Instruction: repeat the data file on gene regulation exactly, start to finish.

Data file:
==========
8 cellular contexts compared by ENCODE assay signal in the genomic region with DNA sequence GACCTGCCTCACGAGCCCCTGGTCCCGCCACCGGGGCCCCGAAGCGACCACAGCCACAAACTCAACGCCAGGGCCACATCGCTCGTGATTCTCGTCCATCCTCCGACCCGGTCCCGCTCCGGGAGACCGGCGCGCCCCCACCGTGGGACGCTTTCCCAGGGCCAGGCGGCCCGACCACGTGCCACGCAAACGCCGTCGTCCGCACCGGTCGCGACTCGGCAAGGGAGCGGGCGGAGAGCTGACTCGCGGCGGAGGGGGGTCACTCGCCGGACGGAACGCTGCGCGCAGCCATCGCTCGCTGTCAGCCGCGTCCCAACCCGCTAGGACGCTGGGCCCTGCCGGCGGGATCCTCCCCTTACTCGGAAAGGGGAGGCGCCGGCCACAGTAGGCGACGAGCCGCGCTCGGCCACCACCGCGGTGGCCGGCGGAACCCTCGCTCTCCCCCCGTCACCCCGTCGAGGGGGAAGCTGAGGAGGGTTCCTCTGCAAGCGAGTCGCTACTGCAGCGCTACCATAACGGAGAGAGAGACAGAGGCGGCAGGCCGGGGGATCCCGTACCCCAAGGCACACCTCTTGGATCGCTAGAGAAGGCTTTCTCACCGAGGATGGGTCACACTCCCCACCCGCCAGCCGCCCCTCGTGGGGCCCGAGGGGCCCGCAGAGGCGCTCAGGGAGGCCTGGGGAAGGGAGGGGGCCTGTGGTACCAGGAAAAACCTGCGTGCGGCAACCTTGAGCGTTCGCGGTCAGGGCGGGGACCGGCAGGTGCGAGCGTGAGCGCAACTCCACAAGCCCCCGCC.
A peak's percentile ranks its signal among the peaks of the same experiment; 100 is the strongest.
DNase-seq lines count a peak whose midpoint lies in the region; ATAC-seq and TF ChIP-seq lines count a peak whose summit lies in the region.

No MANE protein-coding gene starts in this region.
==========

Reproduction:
8 cellular contexts compared by ENCODE assay signal in the genomic region with DNA sequence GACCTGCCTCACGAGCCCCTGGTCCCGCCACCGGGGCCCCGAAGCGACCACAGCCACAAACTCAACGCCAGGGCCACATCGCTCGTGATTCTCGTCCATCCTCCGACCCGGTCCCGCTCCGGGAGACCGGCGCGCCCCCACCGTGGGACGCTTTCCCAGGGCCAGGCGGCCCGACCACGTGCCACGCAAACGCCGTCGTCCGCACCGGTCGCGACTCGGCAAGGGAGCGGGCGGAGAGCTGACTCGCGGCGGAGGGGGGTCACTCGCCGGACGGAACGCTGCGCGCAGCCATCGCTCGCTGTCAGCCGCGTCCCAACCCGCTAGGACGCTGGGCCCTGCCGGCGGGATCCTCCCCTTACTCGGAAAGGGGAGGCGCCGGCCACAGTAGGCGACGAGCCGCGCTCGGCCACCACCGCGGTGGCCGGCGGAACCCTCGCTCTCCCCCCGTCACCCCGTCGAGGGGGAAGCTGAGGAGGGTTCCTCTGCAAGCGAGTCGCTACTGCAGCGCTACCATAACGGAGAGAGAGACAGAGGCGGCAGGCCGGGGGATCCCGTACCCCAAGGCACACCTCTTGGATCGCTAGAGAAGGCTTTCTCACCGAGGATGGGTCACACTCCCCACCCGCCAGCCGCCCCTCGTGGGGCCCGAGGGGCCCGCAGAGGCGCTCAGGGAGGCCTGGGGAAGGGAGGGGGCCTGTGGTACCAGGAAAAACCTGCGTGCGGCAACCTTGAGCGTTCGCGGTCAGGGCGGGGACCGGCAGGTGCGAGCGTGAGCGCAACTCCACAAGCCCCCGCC.
A peak's percentile ranks its signal among the peaks of the same experiment; 100 is the strongest.
DNase-seq lines count a peak whose midpoint lies in the region; ATAC-seq and TF ChIP-seq lines count a peak whose summit lies in the region.

No MANE protein-coding gene starts in this region.